Along the glacier is a high altitude wonderland. The Bhagirathi sisters are an irrestible lure for those into vertical climbing. Another prominent mountain is Shivling, probably one of the most graceful and perfectly shaped mountains in the entire Himalaya. It's near vertical white granite walls and summit cap of black slate, make Shivling an object of awe and wonderment for pilgrim and mountaineer alike.

A recent study by the Indian Mountaineering Foundation came up with the astonishing conclusion that Gangotri is the most polluted area in the Himalayas today. The yearly influx of over two hundred and fifty thousand pilgrims, fifteen to twenty thousand trekkers and over a hundred expeditions attempting the nearby peaks, have severely strained the resources of this tiny hamlet at an altitude of 10,000 feet. The effect of this influx on a tiny place like Gangotri is mind boggling. Tonnes of rubbish, garbage and solid waste are regularly dumped into the very source of the Ganga. The destruction of the high altitude juniper and silver birch(bhojpatra) forests is a natural consequence to the fuel and heat needs of so many visitors.

The Himalayan lands between 10 and 15 thousand feet are extremely fragile. The rocks and soil are under the constant assault of the elements and at these heights, the only binder are scrub grasses, juniper bushes and groves of silver birch, Bhojpatra, the parchment on which most of our ancient texts were written. It is this level which is under extreme assault in the Gangotri region. It has been estimated that the daily consumption of Gangotri town is 4700 kg's of wood, which works out to a staggering 850 tonnes over a 6 month season. Actual consumption may be more yet. Till 1994, all lodges and eating houses in Gangotri were totally dependent on firewood for their heating and cooking needs. The Gangotri Conservation Project, a non-governmental initiative, with the cooperation of Indian Oil Corporation, was responsible for bringing Liquified Petroleum Gas to the area. 274 LPG connections were issued in 1994 itself, and a hundred more in 1996. The expense involved in LPG however keeps clandestine cutting active.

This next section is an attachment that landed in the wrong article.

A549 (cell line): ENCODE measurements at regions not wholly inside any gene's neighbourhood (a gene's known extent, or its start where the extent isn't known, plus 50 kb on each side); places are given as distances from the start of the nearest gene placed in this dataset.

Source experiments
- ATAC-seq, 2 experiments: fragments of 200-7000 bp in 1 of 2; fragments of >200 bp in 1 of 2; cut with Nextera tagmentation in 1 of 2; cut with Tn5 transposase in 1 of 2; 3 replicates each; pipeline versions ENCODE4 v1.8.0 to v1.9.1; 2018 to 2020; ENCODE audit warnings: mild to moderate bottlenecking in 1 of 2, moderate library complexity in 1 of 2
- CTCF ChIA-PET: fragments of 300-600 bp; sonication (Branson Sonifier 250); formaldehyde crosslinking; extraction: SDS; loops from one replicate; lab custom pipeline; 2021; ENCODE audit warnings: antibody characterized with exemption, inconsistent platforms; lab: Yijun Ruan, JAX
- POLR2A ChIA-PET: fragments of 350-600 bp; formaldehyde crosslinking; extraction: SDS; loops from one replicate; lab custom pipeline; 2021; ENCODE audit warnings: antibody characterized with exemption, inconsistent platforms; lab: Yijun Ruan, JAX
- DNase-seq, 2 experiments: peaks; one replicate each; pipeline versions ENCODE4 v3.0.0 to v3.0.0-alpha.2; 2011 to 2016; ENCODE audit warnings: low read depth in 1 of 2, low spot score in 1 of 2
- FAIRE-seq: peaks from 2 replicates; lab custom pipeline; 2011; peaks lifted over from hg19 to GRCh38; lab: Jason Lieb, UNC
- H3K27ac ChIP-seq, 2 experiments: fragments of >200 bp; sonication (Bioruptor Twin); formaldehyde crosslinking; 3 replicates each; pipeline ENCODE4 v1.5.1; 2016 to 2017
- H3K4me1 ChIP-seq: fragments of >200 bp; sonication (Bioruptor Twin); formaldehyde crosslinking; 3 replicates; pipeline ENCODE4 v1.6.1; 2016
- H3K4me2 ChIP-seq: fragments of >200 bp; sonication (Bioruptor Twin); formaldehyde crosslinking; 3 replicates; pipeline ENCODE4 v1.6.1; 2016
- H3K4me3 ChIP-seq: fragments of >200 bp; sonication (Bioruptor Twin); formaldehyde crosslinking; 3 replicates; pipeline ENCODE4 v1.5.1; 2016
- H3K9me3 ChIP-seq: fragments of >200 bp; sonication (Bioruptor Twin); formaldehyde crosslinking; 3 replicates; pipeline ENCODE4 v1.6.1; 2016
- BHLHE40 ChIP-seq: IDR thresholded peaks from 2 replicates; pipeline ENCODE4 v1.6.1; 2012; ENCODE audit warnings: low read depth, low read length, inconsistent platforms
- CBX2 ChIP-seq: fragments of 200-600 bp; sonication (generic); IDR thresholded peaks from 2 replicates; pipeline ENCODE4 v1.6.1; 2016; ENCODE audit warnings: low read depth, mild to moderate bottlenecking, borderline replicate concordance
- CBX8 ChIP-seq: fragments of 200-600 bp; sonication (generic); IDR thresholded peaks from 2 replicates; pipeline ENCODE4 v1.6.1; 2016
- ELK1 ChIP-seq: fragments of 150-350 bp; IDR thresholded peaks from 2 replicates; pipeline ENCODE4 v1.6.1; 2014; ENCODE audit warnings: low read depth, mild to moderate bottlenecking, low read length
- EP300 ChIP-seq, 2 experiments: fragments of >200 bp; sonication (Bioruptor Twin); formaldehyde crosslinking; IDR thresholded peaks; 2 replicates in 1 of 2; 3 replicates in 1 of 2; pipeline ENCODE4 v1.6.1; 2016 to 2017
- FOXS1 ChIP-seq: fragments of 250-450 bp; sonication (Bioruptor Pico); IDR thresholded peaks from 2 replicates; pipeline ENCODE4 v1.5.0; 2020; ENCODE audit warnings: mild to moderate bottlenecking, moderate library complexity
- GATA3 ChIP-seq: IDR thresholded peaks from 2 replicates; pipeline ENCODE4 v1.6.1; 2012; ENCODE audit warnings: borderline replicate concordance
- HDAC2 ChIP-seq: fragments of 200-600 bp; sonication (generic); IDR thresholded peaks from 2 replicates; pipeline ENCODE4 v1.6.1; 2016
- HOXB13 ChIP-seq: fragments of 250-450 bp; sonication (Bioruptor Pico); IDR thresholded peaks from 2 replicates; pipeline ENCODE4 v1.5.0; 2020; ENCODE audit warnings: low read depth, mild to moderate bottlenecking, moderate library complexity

Both the Alaknanda and Bhagirathi valleys are rich in wildlife - perhaps because it is a sacred region. The Kedarnath area, for example, is known for the comparatively large numbers of the dog like Moschus Moschiferus or, the Musk Deer. The Musk deer is believed to occupy a position somewhere between deer and antelope. What distinguishes it are the dog like canines extending outside the mouth of the male. An elusive, reclusive species they generally hang out in solitary pairs, keeping to the dense undergrowth. This elusivness has however not helped them survive in any considerable numbers. The main reason for the slaughter of an entire species is the musk gland situated below the abdomen of the male. At Chopta, near the temple of Tungnath, the State Forest Department has underway a fairly successful experiment in captive breeding of Musk deer.